SchoolArts Magazine

April 2016

SchoolArts is a national art education magazine committed to promoting excellence, advocacy, and professional support for educators in the visual arts since 1901.

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Page 34 of 58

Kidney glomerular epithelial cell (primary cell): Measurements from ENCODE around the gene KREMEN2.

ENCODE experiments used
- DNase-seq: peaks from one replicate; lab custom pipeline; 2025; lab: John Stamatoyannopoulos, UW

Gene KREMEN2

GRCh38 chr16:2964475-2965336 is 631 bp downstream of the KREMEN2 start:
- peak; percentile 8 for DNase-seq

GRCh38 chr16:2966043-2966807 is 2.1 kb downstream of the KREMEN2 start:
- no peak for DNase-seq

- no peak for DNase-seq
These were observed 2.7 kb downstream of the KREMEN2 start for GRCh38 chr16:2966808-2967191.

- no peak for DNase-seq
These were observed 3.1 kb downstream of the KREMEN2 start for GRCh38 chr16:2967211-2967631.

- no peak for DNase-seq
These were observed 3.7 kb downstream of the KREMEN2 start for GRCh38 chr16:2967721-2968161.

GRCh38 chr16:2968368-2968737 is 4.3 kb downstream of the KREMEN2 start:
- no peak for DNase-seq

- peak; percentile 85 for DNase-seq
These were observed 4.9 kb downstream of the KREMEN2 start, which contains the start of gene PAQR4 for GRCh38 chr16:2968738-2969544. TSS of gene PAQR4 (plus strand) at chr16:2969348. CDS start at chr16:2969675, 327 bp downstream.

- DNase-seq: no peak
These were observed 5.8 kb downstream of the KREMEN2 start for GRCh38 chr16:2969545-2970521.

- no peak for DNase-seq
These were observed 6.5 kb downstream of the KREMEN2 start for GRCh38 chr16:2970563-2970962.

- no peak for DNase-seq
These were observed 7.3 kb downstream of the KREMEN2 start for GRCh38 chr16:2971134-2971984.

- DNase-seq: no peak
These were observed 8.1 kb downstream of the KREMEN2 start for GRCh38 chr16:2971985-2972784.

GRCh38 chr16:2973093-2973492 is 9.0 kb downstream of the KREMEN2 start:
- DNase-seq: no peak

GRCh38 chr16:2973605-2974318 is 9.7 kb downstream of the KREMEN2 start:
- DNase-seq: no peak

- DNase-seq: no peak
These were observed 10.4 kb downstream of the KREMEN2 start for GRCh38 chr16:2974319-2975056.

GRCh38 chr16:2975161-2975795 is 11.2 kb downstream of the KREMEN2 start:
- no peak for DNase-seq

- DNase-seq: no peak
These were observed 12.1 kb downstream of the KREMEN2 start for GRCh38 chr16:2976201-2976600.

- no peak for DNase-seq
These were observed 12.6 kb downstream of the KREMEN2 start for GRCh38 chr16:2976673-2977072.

30 APRIL 2016 SchoolArts It's important to incorporate con- temporary artists into our art curricu- lums in order to address twenty-first century learning skills, kindle curios- ity, and inspire our students to think in new ways about the world in which they live. Introducing the Artist I introduced students to the artist Elizabeth Murray through a four- minute video on her artwork, titled Bop. Students were enthralled watch- ing her working in her studio. After the video, we looked at additional examples of her work online. I pro- jected Bop on the whiteboard and asked students to come up and trace a shape or object then tell the rest of the class what they noticed about the piece. This was a useful exercise in helping students understand the idea of abstract artwork—how one person might look at a shape and see a cer- tain object or idea, and another person might look at that same image and see something entirely different. Imagining Abstract The objective was for students to cre- ate an abstract work inspired by Mur- ray's art. We discussed using organic and geometric shapes, cartoon-like images, random objects, bubble letters and numbers, and of course, imagina- tive designs. I suggested that students draw large and incorporate ten shapes or objects, and that these shapes or objects should touch each other on at least one edge. I posed several questions to my students: 1. What story can you tell through your objects and shapes? 2. If you were representing yourself through shapes and objects, what would that look like? 3. What kinds of feelings can you convey through shapes and objects? Bold Results Students drew on 9 × 12" (23 × 30 cm) pieces of 80 lb. drawing paper. After sketching out their designs with pen- cil, they outlined them with black permanent marker and erased any stray pencil marks. Students used tempera paint in cake form to color in their designs. It goes on smoothly and dries quickly to the touch, producing great results with bold, bright colors. Contemporar rtists can be authentic examples of "real" artists for our students, serving as role models for creativit and relevant ideas.

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